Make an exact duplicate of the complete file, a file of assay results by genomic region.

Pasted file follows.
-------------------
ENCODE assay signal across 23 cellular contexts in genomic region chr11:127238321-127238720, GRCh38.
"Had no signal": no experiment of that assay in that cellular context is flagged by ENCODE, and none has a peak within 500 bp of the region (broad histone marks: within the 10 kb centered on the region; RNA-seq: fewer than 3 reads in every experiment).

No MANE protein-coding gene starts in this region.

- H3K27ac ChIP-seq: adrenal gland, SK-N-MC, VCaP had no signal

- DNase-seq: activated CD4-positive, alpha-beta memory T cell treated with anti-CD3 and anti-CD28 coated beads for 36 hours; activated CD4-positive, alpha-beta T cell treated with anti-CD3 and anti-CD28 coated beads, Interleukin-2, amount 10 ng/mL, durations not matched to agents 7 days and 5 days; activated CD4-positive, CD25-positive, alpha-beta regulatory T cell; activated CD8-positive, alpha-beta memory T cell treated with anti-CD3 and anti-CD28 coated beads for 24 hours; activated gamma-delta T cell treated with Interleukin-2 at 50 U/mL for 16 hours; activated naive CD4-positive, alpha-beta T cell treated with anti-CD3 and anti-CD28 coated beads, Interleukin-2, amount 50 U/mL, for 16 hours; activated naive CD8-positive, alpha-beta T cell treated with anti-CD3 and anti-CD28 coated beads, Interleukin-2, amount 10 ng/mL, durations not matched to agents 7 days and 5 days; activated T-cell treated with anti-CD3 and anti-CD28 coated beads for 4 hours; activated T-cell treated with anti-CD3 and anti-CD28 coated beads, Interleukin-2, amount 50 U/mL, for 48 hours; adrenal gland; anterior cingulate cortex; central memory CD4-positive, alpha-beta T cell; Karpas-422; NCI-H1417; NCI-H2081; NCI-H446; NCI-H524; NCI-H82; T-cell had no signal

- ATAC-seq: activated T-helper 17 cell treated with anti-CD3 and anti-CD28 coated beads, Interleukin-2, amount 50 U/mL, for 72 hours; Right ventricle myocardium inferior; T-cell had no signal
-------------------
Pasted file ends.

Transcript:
ENCODE assay signal across 23 cellular contexts in genomic region chr11:127238321-127238720, GRCh38.
"Had no signal": no experiment of that assay in that cellular context is flagged by ENCODE, and none has a peak within 500 bp of the region (broad histone marks: within the 10 kb centered on the region; RNA-seq: fewer than 3 reads in every experiment).

No MANE protein-coding gene starts in this region.

- H3K27ac ChIP-seq: adrenal gland, SK-N-MC, VCaP had no signal

- DNase-seq: activated CD4-positive, alpha-beta memory T cell treated with anti-CD3 and anti-CD28 coated beads for 36 hours; activated CD4-positive, alpha-beta T cell treated with anti-CD3 and anti-CD28 coated beads, Interleukin-2, amount 10 ng/mL, durations not matched to agents 7 days and 5 days; activated CD4-positive, CD25-positive, alpha-beta regulatory T cell; activated CD8-positive, alpha-beta memory T cell treated with anti-CD3 and anti-CD28 coated beads for 24 hours; activated gamma-delta T cell treated with Interleukin-2 at 50 U/mL for 16 hours; activated naive CD4-positive, alpha-beta T cell treated with anti-CD3 and anti-CD28 coated beads, Interleukin-2, amount 50 U/mL, for 16 hours; activated naive CD8-positive, alpha-beta T cell treated with anti-CD3 and anti-CD28 coated beads, Interleukin-2, amount 10 ng/mL, durations not matched to agents 7 days and 5 days; activated T-cell treated with anti-CD3 and anti-CD28 coated beads for 4 hours; activated T-cell treated with anti-CD3 and anti-CD28 coated beads, Interleukin-2, amount 50 U/mL, for 48 hours; adrenal gland; anterior cingulate cortex; central memory CD4-positive, alpha-beta T cell; Karpas-422; NCI-H1417; NCI-H2081; NCI-H446; NCI-H524; NCI-H82; T-cell had no signal

- ATAC-seq: activated T-helper 17 cell treated with anti-CD3 and anti-CD28 coated beads, Interleukin-2, amount 50 U/mL, for 72 hours; Right ventricle myocardium inferior; T-cell had no signal